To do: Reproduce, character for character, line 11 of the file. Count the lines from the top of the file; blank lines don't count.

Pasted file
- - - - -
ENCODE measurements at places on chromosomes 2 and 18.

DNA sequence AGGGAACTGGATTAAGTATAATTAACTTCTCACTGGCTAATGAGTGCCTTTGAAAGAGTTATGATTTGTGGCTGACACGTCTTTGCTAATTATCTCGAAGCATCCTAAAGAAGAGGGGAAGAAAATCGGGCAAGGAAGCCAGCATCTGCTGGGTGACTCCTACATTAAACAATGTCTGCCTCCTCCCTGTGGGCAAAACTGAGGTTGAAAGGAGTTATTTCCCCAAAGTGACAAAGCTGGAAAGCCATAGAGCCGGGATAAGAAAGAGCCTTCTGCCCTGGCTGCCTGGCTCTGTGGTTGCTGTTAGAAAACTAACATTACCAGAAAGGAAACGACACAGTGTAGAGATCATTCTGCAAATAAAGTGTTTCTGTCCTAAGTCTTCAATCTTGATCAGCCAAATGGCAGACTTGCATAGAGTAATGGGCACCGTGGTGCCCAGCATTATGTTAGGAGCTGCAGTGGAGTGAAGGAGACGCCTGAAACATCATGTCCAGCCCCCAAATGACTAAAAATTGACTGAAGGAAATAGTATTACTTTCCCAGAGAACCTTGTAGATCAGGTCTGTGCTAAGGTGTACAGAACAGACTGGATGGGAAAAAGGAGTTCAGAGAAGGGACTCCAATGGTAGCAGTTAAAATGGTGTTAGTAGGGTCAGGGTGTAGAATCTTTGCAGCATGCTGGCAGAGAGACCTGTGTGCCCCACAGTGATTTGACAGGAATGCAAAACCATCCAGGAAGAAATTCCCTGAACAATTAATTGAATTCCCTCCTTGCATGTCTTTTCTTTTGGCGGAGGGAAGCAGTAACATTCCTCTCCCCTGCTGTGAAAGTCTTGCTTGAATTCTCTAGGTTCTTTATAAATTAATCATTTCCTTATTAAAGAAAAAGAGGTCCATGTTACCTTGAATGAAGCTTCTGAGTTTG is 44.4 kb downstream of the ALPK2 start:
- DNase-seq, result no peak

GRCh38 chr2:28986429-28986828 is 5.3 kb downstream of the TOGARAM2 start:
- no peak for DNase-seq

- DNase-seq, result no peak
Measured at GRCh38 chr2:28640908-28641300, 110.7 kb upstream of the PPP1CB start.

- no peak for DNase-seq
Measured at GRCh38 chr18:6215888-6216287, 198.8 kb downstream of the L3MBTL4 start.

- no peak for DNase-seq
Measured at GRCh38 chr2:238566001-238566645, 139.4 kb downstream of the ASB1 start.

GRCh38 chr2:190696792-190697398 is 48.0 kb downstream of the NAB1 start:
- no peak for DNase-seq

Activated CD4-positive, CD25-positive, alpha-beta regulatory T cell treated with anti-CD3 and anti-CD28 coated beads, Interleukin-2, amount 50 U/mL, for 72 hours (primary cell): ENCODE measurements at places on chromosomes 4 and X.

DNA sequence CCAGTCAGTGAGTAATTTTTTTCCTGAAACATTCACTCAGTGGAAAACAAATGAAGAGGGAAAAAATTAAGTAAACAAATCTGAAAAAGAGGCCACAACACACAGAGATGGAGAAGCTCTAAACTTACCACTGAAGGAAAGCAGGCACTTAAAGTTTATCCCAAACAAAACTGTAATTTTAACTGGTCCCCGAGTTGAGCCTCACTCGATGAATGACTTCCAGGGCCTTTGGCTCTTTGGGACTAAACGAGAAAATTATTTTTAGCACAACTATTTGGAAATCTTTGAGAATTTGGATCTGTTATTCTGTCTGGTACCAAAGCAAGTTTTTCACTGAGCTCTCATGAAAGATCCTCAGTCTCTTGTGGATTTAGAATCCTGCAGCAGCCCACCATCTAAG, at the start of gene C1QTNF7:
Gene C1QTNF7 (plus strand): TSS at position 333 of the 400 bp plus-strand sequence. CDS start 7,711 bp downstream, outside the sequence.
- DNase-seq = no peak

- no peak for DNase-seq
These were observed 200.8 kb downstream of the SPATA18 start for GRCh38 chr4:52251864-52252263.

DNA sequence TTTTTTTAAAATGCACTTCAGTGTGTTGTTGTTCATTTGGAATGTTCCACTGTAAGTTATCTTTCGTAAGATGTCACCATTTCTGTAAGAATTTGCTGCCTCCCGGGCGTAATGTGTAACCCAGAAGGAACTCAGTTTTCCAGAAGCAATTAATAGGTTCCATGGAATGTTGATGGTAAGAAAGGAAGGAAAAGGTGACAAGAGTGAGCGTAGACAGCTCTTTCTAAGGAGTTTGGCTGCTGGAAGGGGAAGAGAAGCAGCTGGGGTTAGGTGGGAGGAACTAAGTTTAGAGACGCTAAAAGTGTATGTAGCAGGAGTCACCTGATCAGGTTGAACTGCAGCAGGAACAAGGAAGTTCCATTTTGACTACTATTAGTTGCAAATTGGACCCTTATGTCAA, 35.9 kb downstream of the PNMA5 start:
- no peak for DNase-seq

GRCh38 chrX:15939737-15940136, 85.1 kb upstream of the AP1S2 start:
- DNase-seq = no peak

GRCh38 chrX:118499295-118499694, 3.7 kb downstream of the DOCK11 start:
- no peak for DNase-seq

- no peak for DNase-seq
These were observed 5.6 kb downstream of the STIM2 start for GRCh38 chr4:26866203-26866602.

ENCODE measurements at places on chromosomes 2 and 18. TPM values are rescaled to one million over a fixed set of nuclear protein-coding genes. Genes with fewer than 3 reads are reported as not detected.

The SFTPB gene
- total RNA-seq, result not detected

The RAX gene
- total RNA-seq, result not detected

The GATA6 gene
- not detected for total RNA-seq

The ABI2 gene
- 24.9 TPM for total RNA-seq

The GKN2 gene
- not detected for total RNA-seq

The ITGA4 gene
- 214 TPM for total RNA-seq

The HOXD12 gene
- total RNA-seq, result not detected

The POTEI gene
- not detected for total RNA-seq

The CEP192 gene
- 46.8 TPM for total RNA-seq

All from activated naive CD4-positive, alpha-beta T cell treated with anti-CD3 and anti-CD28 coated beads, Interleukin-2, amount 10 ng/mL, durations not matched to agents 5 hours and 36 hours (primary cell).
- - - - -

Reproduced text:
Measured at GRCh38 chr2:238566001-238566645, 139.4 kb downstream of the ASB1 start.